Most of you who are interested enough to read this are familiar with a few studies done at UC Davis about disease incidence and spay/neuter status. These were retrospective studies which are basically the lowest kind of scientific evidence. There are several additional flaws or factors in these studies we need to point out before we take the potential findings into consideration.
1. The studies were done on breeds that are predisposed to the diseases in question. If all breeds were included the results would be different. If only chihuahuas were studied the results would be vastly different. Because breed and genetic predispositions are so different we can't necessarily extrapolate this info to all dogs.
2. Dogs over 8 years old were excluded. Dogs that got cancer or orthopedic disease beyond age 8 were considered to have gotten it because those are diseases of older dogs. I don't know why this decision was made.
3. All the dogs in the study were seen at a specialty referral hospital. This is a pretty limited population, which does not include all the types of dogs in general practice who have the same diseases but were not included in the study.
4. Statistics are tricky. While a result may indicate the incidence of a disease doubles, if it's an uncommon disease to begin with you may be talking about 2 in 10,000 dogs instead of 1. While this is very important if it's your dog, it's not necessarily statistically relevant.
5. There is no way to account for variables such as weight, lifestyle, diet, and so on and so forth forever. This is also the problem with any future studies being done. There is no practical way to have any wide scale study that controls all these variables.
6. Correlation does not equal causation. Take the grain free food and heart disease issue for example. We don't think it's actually the lack of grains that are the issue but it's still associated with the cardiomyopathy.
7. Results did not universally recommend one thing or the other. Individual disease incidence varied depending on the age of neuter and sex of the dog. Essentially the same dog could be more predisposed to one thing and less to another so generalizations can be hard.
So, what did we learn form this study? Basically that more research is needed, particularly in some breeds of dogs.
Now, to keep things relatively simple we are doing to discuss the pros and cons of "traditional" spay/neuter age considered to be about 6 months vs "delayed" spay/neuter which we will call after skeletal maturity. I'm not including any info on osteosarcoma, hemangiosarcoma, lymphoma, mast cell tumors or immune mediated diseases as I don't think there is near enough research and these diseases all have too many of their own genetic variables.
Benefits specific to early spay:
- Convenience/no heat cycles
- Population control
- Virtually no chance of mammary cancer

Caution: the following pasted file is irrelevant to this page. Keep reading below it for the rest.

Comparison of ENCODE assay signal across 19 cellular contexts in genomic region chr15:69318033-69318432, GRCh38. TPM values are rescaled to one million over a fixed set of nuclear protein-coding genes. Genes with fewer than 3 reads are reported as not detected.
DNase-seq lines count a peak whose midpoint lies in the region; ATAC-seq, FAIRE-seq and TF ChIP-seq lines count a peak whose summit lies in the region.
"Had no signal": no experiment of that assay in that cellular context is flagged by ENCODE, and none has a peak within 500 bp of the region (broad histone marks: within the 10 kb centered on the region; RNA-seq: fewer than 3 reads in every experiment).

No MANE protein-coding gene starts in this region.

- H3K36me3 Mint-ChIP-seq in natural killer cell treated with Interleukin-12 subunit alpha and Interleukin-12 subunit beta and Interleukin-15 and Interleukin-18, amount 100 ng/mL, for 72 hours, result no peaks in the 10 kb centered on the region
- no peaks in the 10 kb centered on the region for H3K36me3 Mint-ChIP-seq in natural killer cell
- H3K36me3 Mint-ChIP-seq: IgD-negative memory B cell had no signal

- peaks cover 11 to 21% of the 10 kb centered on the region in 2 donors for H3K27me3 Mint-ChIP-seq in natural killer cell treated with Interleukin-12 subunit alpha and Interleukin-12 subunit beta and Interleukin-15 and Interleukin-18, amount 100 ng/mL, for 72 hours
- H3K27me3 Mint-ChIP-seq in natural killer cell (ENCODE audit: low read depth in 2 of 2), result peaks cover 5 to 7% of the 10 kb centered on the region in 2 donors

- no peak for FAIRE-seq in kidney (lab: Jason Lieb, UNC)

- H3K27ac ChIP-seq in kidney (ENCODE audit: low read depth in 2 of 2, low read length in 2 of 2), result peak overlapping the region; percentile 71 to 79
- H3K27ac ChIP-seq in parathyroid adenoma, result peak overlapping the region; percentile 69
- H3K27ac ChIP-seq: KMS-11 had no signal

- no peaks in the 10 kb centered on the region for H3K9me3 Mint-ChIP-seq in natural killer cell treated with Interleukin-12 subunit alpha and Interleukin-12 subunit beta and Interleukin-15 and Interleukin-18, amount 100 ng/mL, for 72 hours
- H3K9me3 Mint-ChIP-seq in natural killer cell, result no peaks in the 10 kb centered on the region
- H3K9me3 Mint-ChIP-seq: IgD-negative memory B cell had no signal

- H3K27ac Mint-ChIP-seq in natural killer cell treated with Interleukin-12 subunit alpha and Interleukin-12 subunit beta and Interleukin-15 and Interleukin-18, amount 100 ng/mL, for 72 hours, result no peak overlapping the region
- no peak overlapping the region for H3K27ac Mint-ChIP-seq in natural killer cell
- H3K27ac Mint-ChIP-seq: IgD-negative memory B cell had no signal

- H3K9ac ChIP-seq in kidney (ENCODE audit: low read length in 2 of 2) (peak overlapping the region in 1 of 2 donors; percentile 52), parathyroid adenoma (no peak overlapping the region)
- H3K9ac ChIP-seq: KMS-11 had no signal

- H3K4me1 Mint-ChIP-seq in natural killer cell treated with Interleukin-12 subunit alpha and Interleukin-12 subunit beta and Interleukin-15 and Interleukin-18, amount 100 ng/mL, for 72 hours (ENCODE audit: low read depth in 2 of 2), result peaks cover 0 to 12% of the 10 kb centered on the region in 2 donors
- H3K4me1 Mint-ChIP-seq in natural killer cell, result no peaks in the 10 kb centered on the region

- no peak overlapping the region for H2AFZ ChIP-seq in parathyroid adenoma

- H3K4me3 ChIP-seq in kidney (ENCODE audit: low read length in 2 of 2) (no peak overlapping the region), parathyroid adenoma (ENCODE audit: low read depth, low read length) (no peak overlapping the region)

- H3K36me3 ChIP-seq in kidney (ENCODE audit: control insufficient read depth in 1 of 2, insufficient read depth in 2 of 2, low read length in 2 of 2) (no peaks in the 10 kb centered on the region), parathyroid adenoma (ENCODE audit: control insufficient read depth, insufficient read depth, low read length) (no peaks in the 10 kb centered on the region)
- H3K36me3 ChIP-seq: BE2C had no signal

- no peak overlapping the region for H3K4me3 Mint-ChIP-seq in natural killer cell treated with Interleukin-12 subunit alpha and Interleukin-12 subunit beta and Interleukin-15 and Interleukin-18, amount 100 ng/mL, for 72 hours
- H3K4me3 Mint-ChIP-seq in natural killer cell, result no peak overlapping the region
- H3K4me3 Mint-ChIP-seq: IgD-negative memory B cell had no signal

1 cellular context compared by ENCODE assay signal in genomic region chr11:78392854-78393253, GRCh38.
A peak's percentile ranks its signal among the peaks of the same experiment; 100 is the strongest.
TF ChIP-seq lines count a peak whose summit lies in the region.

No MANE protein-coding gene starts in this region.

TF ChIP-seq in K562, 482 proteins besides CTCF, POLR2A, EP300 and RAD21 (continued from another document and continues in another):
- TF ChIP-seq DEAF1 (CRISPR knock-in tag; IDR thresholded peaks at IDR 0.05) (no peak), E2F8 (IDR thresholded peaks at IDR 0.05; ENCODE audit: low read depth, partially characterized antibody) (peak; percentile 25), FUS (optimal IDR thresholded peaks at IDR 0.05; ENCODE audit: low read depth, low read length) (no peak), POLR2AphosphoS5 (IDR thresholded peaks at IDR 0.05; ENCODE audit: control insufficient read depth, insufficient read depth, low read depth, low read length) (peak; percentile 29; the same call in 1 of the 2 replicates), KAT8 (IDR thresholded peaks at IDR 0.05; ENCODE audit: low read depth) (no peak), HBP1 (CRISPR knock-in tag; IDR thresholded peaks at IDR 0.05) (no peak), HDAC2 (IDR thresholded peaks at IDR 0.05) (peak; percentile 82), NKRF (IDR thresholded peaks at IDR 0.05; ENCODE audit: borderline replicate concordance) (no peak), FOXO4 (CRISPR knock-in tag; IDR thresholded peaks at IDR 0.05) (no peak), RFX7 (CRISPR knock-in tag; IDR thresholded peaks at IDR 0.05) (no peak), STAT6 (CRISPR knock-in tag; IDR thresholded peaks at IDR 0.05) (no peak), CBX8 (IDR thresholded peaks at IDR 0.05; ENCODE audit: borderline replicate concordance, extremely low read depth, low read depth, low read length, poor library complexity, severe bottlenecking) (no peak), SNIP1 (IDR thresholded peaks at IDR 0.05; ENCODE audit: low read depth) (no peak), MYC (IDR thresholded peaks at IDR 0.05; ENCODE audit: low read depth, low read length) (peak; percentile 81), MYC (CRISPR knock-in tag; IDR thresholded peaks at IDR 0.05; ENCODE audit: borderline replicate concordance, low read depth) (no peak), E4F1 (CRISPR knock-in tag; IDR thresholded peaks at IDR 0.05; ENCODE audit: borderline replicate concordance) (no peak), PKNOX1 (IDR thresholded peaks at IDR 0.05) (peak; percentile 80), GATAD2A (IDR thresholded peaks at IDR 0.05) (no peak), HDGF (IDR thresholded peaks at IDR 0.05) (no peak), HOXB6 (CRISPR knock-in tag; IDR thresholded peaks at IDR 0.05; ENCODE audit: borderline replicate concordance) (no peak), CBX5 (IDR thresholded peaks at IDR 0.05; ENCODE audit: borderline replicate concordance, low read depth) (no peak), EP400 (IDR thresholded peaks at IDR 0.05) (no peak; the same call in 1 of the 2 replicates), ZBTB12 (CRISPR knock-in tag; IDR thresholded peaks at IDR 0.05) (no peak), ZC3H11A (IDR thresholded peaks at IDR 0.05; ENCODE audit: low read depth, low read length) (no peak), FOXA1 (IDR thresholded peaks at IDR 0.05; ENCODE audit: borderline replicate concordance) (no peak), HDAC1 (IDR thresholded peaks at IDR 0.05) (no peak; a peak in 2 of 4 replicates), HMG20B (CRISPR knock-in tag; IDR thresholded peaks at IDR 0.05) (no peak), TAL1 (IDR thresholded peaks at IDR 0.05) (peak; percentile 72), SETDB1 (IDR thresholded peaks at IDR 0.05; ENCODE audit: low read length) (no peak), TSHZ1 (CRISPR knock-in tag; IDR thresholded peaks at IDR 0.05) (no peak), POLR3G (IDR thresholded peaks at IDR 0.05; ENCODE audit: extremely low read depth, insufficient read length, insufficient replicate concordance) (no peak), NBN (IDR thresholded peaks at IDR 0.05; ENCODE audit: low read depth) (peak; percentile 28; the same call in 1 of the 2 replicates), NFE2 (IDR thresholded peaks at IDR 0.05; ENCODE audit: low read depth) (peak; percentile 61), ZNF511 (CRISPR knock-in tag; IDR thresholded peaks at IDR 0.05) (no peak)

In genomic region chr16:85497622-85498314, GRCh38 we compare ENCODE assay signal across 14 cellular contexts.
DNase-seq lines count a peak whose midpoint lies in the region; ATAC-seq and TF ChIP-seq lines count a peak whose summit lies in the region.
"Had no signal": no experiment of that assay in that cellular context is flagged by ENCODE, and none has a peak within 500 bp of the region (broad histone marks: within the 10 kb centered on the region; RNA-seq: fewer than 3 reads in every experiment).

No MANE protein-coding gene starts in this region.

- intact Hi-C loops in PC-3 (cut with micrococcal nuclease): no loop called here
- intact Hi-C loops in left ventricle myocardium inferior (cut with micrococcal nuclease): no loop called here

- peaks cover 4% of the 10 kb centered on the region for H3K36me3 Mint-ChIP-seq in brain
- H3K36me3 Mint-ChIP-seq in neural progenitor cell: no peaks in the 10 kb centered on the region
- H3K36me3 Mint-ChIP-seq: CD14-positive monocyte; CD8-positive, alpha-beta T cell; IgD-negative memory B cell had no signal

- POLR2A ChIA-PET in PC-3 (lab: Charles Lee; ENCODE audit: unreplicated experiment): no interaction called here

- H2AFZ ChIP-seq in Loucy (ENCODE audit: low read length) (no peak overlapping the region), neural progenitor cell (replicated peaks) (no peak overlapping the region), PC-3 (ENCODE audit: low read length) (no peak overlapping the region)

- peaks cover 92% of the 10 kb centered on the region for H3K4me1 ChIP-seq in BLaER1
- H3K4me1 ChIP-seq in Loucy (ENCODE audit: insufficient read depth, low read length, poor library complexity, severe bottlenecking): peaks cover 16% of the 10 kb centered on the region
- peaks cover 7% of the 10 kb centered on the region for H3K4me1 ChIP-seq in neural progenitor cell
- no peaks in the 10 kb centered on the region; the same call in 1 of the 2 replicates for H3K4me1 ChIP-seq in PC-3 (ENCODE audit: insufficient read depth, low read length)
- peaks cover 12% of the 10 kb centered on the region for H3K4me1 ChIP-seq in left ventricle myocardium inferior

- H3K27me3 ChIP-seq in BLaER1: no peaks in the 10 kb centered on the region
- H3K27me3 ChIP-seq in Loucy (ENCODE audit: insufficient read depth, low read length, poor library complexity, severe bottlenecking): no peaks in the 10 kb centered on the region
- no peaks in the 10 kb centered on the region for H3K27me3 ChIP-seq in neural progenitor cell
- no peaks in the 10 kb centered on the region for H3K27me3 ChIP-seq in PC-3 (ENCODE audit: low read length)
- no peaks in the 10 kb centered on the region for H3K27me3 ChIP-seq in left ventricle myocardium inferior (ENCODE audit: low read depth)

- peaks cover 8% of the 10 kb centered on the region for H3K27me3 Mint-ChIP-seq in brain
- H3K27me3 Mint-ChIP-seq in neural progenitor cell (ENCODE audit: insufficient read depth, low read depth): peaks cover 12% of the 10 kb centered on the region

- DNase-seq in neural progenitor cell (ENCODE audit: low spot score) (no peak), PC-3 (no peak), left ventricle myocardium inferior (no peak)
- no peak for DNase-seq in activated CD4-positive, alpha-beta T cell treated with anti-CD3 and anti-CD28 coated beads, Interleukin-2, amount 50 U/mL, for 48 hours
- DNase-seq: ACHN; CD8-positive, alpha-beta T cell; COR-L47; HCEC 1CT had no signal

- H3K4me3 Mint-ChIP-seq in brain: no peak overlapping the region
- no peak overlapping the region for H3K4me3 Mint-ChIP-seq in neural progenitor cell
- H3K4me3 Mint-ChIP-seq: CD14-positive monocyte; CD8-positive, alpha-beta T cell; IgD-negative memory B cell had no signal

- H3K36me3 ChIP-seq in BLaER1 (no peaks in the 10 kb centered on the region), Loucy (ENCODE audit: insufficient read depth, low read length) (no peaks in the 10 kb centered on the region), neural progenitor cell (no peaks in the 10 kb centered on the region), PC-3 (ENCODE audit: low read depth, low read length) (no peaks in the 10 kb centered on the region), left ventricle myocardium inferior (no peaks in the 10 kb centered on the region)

- Ease of surgery/recovery time
Benefits of spay at maturity:
- Significantly deceased incidence of mammary cancer (based on only having one heat cycle, protective benefits of spay decrease with each cycle and a certain point spay no longer has a protective effect)
- Eliminates risk of pyometra
- Eliminates risk of ovarian and uterine cancer or disease
- Potentially reduced risk of orthopedic disease (compared to earlier spay), mainly in larger breed dogs
A word about urinary incontinence. Spayed females are more likely to have incontinence than intact, however age at spay does not consistently seem to matter as much as the adult weight of the dog. Larger breed dogs tend to have a bigger issue. Actual incidence of incontinence overall seem unknown as studies show widely variable results. Personally, I don't diagnose true incontinence very often, but that's not scientific!
Benefits specific to early neuter:
- Convenience/less marking/male dog behavior
- Population control
- Ease of surgery/recovery time
Benefits of neuter at maturity:
- Reduced or eliminated risk of prostatic hypertrophy, prostatic infections and abscesses (interestingly, prostate cancer is actually more common in neutered dogs-but is rare)
- Eliminates risk of testicular cancer or other rare diseases such as torsion
- Reduced risk of perineal hernia and perianal gland tumors
- Potentially reduced risk of orthopedic diseases (compared to earlier neuter), mainly in larger breed dogs
This is certainly not an all inclusive report of all diseases and risks but I think it covers the basics. There is also a lot of variability in any of these topics such as-how often are mammary cancers malignant, or is the dog even clinical for the hip dysplasia, and on and on in a never ending cycle of pros and cons. The important thing is to prioritize what is important to you as the pet owner and be comfortable with that decision. Remember, there is no "control" for your dog. This means you can't know that something would or wouldn't have happened if you had made a different decisions. Would your dog have still ruptured his cruciate if you waited until 18 months to neuter him instead of 6? Maybe yes. Maybe no. Would you have spared your dog of mammary cancer if you spayed her a little sooner? Maybe, maybe not. There is a lot of this that just isn't black and white.
However, generally speaking dogs are living longer, healthier lives than ever before thanks to advances in veterinary medicine, good preventative care and maintaining healthy weights. So don't overthink it too much! And if you don't like my summary, you can find the answers you prefer elsewhere on the internet.
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